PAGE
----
Jaguar XKR 2008 Misc. Document Cleaning Your Jaguar PDF

Page 1 of 18
These DiY! Articles are provided as a service of Max Performance Cars and
are the sole property of the author.
MPC is not liable for the content.
TITLE Cleaning the Jaguar XK8/XKR Throttle Body, MAFS, and Part-Load Breather
Project Time Required: Approx. 1 Hour
Last Update: April 11, 2008 – Version 2.5
Author Parts Store Items Needed Tools Needed Skill Level
Dan Pechonis
Forum name: MrTexasDan
Throttle Body Cleaner – *NOT*
carburetor cleaner. (Recommend CRC
brand)
Electrical contact cleaner – Must dry
residue-free. (Recommend CRC brand)
Lint-free cloth
Flat blade screwdriver
8mm and 10mm nut
drivers or sockets and
ratchet
3/32” (2.5mm) drill bit
Vise Grips
Pliers
Phillips-head screwdriver
10mm wrench (for battery
terminal)
Basic
Intermediate
Professional
Author Comments
I own a 2000 XKR. At 82k miles, I was experiencing hard starting and hesitation/rough running when the engine was cold. Also, at any engine
temperature when I stepped on the gas from a standing stop, the response was quite “jerky” and the car lurched.
After some online research, I set out to do a little maintenance that probably has never been done on my car (I bought it at 67k miles). Namely, I
cleaned the Throttle Body, Mass-Air Flow Sensor (MAFS), and Part-Load Breather Tube orifice.
After performing these steps (in less than an hour!), the hard starting and hesitation were gone, the throttle response was smooth, and I got
noticeably more power. I have added this procedure to my maintenance schedule for every 10k miles.
Many thanks go to Jeff Cline, SidVaga, and Bloodworm for their help and posts on this subject. If I ripped off any of your words, it is only because I
couldn’t have said it better. Any inaccuracies or omissions are my responsibility alone and not that of these fine people.
Corrections or suggestions for improvement would be sincerely appreciated.
This document may be freely distributed in its complete and unaltered state, with the author’s name and email addresses included.
Procedures
Clean connectors, hoses, and other parts as you go. This is good practice in general. Clean parts are happy parts.
Under-hood plastic is notorious for being brittle and breaks quite easily. Handle with care.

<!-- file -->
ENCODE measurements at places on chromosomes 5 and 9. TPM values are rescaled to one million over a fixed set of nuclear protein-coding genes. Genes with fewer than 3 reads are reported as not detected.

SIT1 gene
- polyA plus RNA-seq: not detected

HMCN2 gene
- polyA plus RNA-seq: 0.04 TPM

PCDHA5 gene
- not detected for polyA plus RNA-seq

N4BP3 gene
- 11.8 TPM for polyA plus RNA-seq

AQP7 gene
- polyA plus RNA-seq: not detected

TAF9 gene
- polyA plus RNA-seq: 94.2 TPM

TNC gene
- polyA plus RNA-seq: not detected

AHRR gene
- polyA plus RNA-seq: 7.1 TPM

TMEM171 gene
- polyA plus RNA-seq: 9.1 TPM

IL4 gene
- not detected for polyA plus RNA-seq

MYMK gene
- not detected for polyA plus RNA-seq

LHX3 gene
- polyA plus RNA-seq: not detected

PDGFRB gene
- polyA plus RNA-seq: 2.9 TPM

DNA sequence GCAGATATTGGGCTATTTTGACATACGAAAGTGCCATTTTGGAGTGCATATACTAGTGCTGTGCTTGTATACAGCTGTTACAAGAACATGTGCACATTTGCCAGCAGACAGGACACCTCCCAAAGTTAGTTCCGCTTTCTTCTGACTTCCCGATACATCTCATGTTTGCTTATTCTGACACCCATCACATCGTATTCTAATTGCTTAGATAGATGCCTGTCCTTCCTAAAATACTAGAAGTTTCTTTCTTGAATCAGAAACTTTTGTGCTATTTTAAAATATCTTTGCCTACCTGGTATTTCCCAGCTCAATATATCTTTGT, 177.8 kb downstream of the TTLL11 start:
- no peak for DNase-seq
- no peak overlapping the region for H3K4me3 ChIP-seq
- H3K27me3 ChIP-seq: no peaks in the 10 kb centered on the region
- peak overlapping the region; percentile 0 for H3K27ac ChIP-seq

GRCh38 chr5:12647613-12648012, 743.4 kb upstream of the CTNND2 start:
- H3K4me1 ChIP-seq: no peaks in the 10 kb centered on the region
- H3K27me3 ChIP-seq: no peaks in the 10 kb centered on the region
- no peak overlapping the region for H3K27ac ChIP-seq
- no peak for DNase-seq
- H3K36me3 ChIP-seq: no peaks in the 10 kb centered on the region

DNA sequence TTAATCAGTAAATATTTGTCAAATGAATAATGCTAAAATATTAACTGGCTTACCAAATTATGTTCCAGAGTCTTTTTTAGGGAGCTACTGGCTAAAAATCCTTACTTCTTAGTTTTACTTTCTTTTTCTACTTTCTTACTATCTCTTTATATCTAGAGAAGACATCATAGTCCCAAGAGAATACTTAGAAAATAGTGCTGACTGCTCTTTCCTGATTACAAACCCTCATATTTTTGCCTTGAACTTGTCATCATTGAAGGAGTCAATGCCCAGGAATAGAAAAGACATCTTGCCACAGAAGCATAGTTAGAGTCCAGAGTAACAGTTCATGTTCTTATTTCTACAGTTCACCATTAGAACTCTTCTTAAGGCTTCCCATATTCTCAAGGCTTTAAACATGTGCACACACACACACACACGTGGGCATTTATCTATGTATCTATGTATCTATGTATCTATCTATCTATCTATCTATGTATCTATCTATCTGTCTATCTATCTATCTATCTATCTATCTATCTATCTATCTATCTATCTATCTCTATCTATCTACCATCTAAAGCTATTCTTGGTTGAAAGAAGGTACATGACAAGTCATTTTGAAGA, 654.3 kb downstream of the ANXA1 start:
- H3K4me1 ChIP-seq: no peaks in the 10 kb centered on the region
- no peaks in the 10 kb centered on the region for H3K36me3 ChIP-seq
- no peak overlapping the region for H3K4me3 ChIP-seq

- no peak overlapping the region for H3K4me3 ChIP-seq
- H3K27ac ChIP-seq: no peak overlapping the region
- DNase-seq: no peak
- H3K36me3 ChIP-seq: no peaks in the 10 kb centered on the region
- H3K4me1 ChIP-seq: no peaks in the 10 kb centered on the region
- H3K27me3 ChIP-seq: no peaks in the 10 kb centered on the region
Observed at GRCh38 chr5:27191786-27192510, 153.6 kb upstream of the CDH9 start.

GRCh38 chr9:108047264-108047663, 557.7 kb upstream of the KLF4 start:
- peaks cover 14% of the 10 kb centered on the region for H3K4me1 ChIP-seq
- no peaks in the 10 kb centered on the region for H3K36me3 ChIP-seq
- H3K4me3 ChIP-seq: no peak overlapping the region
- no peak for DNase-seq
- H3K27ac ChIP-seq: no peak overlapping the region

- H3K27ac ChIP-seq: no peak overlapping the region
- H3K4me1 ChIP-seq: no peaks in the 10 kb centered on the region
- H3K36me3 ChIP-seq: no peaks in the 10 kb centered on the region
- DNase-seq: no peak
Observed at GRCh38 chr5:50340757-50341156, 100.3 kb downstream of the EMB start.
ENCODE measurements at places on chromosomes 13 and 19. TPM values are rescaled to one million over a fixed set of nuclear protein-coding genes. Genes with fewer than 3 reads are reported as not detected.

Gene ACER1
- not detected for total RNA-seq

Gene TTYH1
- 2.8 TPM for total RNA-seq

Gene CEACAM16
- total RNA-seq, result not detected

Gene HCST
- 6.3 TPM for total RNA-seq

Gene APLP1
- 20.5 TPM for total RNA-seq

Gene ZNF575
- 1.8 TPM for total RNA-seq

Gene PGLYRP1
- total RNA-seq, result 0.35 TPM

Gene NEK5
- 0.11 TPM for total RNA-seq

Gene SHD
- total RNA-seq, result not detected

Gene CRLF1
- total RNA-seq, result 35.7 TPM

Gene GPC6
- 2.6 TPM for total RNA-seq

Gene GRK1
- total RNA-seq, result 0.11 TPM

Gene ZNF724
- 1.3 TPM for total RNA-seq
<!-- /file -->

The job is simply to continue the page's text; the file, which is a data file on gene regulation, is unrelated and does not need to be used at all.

Care should always be taken to protect the paint while you lean over the fender. Wash dirt off the bodywork *first*, put covers on both
fenders, remove belt buckles, and watch for rivets in jeans or metal zippers, or other potential hazardous bits.
Instructions
STEP 1 Disconnect the full-load breather tube from the big air intake duct by squeezing as shown. This releases the
tangs securing the tube so that it then can be pulled out from the duct. Rotate the breather tube out of the way.

Jaguar XKR 2008 Misc. Document Cleaning Your Jaguar Summary of Content

Page 1 of 18 These DiY! Articles are provided as a service of Max Performance Cars and are the sole property of the author. MPC is not liable for the content. TITLE Cleaning the Jaguar XK8/XKR Throttle Body, MAFS, and Part-Load Breather Project Time Required: Approx. 1 Hour Last Update: April 11, 2008 Version 2.5 Author Parts Store Items Needed Tools Needed Skill Level Dan Pechonis [email protected] Forum name: MrTexasDan Throttle Body Cleaner *NOT* carburetor cleaner. (Recommend CRC brand) Electrical contact cleaner Must dry residue-free. (Recommend CRC brand) Lint-free cloth Flat blade screwdriver 8mm and 10mm nut drivers or sockets and ratchet 3/32 (2.5mm) drill bit Vise Grips Pliers Phillips-head screwdriver 10mm wrench (for battery terminal) Basic Intermediate Professional Author Comments I own a 2000 XKR. At 82k miles, I was experiencing hard starting and hesitation/rough running when the engine was cold. Also, at any engine temperature when I stepped on the gas from a standing stop, the response was quite jerky and the car lurched. After some online research, I set out to do a little maintenance that probably has never been done on my car (I bought it at 67k miles). Namely, I cleaned the Throttle Body, Mass-Air Flow Sensor (MAFS), and Part-Load Breather Tube orifice. After performing these steps (in less than an hour!), the hard starting and hesitation were gone, the throttle response was smooth, and I got noticeably more power. I have added this procedure to my maintenance schedule for every 10k miles. Many thanks go to Jeff Cline, SidVaga, and Bloodworm for their help and posts on this subject. If I ripped off any of your words, it is only because I couldnt have said it better. Any inaccuracies or omissions are my responsibility alone and not that of these fine people. Corrections or suggestions for improvement would be sincerely appreciated. This document may be freely distributed in its complete and unaltered state, with the authors name and email addresses included. Procedures Clean connectors, hoses, and other parts as you go. This is good practice in general. Clean parts are happy parts. Under-hood plastic is notorious for being brittle and breaks quite easily. Handle with care. Care should always be taken to protect the paint while you lean over the fender. Wash dirt off the bodywork *first*, put covers on both fenders, remove belt buckles, and watch for rivets in jeans or metal zippers, or other potential hazardous bits. Instructions STEP 1 Disconnect the full-load breather tube from the big air intake duct by squeezing as shown. This releases the tangs securing the tube so that it then can be pulled out from the duct. Rotate the breather tube out of the way.